If we want a better relationship to our bodies, we need to shift the way we relate to our suffering, and recognize that body image issues are just a stand-in, a distraction, a representative of, or a cover-up for deep emotional pain– and then we need to start talking about that deep emotional pain.

Interestingly, while many men feel dissatisfied with their body or appearance, it’s not typically considered “acceptable” for them to complain about it or struggle with it. Since body insecurities are considered “feminine,” their body issues aren’t validated the way they are for women. A man saying “I’m feeling fat lately” at a party might be considered just as jarring and inappropriate as a woman sharing “I’m feeling lonely and sad lately.”

That said, it depends on your community and identity. A male ballet dancer, for example, might develop an eating disorder because the unique social messaging about the “right” kind of body for a dancer makes it normal and valid to do so, and because everyone in his community would understand and relate to his body image issues.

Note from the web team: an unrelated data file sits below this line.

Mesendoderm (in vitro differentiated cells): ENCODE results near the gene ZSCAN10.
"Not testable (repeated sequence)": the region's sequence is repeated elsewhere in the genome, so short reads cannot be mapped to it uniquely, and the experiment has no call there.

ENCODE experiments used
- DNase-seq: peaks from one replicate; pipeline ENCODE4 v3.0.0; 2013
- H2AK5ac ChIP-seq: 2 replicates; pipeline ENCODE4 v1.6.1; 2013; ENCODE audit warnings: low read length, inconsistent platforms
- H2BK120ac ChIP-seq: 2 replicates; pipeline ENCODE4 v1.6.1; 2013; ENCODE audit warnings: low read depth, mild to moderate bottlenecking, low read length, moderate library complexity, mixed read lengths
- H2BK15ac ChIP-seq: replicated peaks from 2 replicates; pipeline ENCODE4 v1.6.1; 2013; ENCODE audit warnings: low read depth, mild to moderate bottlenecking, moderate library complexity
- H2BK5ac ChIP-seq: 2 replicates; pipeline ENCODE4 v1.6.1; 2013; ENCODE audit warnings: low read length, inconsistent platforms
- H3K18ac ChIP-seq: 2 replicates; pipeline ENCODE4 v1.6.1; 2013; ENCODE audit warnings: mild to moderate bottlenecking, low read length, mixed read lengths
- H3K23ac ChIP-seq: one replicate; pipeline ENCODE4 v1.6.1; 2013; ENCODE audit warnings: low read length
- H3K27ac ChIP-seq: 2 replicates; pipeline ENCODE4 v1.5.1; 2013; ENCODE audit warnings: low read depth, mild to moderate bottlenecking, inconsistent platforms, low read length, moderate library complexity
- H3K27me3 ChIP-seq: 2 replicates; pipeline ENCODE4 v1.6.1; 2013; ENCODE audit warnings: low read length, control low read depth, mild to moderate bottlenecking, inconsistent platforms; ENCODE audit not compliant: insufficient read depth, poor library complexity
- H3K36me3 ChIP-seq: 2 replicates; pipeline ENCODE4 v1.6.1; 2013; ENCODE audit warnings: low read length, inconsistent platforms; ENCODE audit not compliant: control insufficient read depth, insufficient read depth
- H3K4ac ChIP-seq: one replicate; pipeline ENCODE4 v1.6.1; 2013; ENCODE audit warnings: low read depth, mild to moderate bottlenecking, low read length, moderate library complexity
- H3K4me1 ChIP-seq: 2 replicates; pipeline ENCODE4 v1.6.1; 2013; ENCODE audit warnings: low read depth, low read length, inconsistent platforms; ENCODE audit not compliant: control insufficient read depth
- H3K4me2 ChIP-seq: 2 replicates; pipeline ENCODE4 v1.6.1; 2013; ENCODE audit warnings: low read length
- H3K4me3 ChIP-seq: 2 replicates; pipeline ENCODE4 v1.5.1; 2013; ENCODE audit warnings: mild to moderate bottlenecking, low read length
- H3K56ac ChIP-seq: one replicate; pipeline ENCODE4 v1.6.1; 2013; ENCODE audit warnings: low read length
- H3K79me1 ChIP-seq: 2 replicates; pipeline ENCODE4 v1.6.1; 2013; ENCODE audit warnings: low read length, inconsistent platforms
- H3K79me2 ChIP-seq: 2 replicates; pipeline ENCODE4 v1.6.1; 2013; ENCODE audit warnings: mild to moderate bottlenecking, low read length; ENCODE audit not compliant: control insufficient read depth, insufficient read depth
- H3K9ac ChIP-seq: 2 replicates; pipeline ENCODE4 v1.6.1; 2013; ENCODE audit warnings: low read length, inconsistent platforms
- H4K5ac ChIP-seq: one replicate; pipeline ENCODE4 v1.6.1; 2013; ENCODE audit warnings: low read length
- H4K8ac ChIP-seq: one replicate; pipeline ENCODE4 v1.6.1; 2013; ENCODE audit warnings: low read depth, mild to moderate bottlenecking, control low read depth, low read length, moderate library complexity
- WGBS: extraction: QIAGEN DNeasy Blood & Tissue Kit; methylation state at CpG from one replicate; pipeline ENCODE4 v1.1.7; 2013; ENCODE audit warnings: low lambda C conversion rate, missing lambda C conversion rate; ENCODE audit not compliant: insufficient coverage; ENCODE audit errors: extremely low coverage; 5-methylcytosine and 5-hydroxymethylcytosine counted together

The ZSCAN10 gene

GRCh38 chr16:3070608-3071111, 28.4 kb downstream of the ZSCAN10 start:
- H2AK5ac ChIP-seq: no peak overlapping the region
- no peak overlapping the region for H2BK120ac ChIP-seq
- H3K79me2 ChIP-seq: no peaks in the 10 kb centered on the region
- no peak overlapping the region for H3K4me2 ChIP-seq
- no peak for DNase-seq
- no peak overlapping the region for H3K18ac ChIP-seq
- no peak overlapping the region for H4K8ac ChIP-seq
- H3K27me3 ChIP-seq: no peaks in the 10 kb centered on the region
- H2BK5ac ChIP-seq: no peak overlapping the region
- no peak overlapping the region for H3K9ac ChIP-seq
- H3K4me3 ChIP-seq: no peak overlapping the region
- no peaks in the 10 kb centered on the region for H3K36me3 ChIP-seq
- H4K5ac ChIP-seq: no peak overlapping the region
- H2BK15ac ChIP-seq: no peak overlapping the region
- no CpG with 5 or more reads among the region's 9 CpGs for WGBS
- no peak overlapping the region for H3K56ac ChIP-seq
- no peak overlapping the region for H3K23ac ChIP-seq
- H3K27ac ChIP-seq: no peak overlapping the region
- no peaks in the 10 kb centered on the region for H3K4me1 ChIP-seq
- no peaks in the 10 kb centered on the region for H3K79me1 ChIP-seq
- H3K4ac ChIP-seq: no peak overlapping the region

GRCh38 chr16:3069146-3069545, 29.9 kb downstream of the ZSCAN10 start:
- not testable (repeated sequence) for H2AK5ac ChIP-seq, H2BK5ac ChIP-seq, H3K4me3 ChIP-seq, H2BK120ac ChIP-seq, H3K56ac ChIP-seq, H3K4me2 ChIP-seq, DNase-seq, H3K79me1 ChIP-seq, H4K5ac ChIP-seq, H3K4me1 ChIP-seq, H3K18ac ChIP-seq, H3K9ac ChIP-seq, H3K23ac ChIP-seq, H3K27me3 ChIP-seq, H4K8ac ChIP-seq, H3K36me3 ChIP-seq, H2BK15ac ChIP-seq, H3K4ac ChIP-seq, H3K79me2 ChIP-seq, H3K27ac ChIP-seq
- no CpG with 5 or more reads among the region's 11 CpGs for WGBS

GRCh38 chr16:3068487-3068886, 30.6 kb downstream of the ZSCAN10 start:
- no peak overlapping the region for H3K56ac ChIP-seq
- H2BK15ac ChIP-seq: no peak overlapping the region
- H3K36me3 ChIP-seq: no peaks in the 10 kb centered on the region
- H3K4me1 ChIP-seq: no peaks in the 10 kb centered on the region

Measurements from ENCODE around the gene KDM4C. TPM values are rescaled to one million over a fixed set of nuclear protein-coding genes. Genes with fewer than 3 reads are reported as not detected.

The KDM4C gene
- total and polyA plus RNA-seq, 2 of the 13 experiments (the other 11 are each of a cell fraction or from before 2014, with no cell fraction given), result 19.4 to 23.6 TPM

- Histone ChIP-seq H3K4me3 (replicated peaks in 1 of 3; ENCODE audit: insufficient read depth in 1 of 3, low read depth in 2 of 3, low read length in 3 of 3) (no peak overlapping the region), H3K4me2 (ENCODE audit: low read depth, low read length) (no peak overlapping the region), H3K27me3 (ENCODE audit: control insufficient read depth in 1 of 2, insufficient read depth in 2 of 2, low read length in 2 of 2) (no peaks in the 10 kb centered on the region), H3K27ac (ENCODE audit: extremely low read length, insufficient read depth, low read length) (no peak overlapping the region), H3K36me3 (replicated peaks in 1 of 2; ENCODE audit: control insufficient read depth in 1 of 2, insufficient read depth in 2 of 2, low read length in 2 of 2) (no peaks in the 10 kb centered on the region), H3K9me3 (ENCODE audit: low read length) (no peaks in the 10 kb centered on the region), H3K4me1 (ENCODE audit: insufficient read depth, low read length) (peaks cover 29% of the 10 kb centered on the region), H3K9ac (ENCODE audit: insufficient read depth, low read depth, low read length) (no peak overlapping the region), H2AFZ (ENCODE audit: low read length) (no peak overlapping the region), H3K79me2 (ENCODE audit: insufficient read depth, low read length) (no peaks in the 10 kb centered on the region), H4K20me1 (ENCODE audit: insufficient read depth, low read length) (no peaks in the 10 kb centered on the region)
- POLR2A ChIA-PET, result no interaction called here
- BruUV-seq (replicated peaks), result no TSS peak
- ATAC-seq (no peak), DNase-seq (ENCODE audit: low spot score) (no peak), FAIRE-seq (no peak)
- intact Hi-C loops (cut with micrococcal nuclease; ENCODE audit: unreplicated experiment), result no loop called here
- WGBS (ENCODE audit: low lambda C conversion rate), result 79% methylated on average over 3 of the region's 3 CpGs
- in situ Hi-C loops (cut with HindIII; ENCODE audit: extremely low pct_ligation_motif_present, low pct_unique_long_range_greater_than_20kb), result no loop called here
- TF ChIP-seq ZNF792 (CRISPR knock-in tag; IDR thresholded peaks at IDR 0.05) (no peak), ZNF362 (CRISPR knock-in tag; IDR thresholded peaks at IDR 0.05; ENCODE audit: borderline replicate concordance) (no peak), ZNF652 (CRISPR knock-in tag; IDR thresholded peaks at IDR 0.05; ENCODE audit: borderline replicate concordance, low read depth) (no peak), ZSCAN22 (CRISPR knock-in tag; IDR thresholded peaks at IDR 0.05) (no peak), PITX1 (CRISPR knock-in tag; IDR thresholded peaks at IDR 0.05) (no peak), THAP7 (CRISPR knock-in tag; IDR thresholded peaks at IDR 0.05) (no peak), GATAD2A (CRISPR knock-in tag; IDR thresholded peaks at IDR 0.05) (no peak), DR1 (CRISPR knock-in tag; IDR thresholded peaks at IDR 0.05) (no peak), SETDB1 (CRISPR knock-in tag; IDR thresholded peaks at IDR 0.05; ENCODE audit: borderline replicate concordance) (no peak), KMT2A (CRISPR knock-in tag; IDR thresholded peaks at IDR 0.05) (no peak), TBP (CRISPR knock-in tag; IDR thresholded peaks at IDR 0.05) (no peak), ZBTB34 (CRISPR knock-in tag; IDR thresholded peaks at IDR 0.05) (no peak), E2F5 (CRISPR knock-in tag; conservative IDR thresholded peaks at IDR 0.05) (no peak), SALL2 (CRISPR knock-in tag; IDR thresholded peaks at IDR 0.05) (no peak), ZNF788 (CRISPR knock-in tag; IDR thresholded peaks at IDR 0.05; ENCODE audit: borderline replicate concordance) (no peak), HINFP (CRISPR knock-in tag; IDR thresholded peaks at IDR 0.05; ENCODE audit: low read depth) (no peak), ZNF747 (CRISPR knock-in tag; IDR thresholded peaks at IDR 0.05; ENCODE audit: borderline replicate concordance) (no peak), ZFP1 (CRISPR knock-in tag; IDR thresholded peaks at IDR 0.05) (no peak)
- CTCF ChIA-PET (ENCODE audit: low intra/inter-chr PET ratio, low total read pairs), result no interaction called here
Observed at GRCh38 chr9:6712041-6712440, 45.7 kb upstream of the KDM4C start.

We want to be seen and connect, as much as we want to fit in and be normal, even (or perhaps especially) in our suffering. In order to do this, we naturally use only the topics and language that’s considered valid and acceptable by our chosen community.

A great example would be men who connect with each other by projecting their collective emotional experience onto sports, which is considered a safe and appropriate context for conventionally masculine men to be sad, angry, afraid, or joyful.

For most women, it means sharing comments that reveal our dissatisfaction with our bodies, with statements like: “those cupcakes look amazing, but I’m trying to be good,” or “I wish I could pull off a dress like that but with my hips it wouldn’t be cute.”

Is it any wonder our relationship to our bodies is so complicated? Our body becomes the scapegoat for our suffering, so that we can still get our deepest desire met– to connect with others.

I’d love to see a world in which we all validate emotional pain as much as we validate body image issues

— a world in which we can all be honest (with ourselves and each other) about what really hurts, and don’t need to concoct elaborate smokescreens for our pain.

Yours in vulnerability and truth,
<3
Jessi